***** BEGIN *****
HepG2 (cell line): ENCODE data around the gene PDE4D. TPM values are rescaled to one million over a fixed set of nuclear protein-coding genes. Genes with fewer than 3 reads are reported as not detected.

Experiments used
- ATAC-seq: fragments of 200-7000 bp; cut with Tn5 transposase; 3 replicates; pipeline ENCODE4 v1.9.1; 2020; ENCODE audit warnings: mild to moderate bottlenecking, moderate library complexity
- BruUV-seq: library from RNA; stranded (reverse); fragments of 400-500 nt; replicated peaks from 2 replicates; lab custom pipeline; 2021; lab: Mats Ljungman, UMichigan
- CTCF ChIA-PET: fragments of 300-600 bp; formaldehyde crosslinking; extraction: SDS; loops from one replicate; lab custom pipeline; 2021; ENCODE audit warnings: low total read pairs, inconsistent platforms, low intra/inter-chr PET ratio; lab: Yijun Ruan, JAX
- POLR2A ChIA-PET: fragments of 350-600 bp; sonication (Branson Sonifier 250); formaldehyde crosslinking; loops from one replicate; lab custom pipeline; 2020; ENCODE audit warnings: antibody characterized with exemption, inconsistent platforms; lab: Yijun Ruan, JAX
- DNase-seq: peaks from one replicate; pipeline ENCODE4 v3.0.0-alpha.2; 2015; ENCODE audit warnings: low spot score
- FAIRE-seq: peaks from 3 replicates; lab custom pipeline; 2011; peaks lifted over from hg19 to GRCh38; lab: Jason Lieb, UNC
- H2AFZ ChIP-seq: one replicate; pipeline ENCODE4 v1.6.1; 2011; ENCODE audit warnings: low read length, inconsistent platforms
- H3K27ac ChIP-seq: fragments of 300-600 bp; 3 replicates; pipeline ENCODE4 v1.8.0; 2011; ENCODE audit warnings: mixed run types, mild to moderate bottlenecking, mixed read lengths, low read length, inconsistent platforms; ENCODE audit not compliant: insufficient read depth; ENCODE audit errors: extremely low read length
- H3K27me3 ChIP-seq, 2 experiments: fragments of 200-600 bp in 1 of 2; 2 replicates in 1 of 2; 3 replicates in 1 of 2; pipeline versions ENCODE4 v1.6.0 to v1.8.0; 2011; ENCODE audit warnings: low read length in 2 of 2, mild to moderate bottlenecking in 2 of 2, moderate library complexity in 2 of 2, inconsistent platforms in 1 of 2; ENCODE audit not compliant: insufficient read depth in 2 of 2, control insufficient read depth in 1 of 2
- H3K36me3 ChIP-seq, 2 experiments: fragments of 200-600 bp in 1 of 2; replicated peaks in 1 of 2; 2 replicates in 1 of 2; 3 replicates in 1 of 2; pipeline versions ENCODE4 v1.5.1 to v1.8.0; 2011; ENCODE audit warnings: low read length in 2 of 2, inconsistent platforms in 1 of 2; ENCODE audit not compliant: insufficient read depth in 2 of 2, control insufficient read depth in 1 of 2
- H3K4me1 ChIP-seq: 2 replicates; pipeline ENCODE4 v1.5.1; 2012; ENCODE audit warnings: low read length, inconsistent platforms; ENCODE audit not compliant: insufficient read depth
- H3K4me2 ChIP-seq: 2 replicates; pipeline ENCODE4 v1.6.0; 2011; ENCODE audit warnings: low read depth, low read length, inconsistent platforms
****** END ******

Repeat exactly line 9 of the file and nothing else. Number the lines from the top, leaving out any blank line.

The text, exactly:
- H2AFZ ChIP-seq: one replicate; pipeline ENCODE4 v1.6.1; 2011; ENCODE audit warnings: low read length, inconsistent platforms